A primary defining characteristic of democracy is the regular occurrence of free, fair, competitive elections in which practically all the people of a country can vote to select their representatives in government. Elections are not authentically democratic if there is only one candidate for each office or if only one political party is permitted to present candidates. Nor can a genuine electoral democracy stop or discourage significant numbers of persons from becoming citizens or from voting by using such onerous methods as physical intimidation, difficult procedures, and unfair tests of knowledge. If the government or a single political party controls or dominates the mass media, there cannot be the free flow of reliable information required for fair competition between rival candidates and political parties, and the consequence is a less than fully democratic election.
In the United States, there is a two-party system. Candidates from the two major political parties, Democratic and Republican, are the dominant competitors for election to positions in government, and candidates of minor political parties have little or no chance to win an election. However, minority parties can influence the outcome of an election by attracting a significant number of voters away from one of the major parties. In most democracies, there is a multiple-party system in which candidates from several political parties have a chance to win an election.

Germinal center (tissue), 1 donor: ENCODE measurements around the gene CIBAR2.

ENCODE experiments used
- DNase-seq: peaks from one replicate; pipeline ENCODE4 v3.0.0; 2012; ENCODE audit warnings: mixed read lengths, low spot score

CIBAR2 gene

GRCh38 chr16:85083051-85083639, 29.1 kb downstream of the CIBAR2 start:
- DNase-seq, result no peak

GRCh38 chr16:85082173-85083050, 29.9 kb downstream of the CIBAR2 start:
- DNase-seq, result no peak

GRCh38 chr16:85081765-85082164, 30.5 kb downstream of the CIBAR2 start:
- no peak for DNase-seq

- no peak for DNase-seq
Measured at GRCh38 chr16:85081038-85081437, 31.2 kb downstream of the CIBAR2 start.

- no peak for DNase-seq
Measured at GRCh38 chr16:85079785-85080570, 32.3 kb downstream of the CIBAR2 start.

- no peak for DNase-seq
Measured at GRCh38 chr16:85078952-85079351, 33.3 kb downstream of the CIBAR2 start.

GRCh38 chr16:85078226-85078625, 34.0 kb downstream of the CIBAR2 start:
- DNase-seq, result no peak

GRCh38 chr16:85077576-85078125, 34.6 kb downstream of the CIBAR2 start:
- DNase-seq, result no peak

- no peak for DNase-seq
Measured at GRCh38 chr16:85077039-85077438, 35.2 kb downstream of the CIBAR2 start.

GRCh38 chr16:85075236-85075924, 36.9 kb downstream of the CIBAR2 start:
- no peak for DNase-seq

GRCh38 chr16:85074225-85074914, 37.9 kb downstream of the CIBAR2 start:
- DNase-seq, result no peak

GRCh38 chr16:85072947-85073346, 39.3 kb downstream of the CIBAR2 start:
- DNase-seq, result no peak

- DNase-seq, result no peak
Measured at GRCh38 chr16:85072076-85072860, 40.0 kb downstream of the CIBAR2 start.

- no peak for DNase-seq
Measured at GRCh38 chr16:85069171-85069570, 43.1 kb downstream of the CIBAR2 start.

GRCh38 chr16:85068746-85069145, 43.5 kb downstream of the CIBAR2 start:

Elections in a democracy usually contribute to the stability and legitimacy of government. Citizens who participate in the elections have a sense of connection to their government and an expectation that it will be responsive to them. In return, they are likely to obey laws readily, pay taxes promptly, and contribute voluntarily to the common good of their country.
By John Patrick, Understanding Democracy, A Hip Pocket Guide (Oxford University Press)